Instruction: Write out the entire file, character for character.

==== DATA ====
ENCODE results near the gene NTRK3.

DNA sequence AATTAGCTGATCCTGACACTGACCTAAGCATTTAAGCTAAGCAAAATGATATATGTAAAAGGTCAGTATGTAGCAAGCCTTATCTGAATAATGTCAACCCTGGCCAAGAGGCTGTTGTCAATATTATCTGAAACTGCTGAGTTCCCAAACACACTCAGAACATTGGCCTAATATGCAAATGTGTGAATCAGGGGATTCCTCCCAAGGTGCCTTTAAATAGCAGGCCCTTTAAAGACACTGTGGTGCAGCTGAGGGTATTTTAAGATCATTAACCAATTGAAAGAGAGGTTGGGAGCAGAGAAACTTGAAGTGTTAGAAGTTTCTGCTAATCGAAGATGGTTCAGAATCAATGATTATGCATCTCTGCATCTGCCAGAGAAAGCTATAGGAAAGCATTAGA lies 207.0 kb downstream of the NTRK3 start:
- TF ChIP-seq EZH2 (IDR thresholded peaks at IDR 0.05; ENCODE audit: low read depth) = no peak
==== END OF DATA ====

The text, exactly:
ENCODE results near the gene NTRK3.

DNA sequence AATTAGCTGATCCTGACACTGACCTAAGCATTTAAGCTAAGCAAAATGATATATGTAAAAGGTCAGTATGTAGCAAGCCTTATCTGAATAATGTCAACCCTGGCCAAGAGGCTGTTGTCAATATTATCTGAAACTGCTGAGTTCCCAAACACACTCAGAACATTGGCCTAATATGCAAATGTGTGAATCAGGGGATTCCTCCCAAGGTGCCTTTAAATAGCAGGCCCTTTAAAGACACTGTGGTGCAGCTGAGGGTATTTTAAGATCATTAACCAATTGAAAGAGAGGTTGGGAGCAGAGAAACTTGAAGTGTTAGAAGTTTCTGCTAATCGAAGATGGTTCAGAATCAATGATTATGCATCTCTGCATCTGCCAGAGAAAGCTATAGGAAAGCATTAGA lies 207.0 kb downstream of the NTRK3 start:
- TF ChIP-seq EZH2 (IDR thresholded peaks at IDR 0.05; ENCODE audit: low read depth) = no peak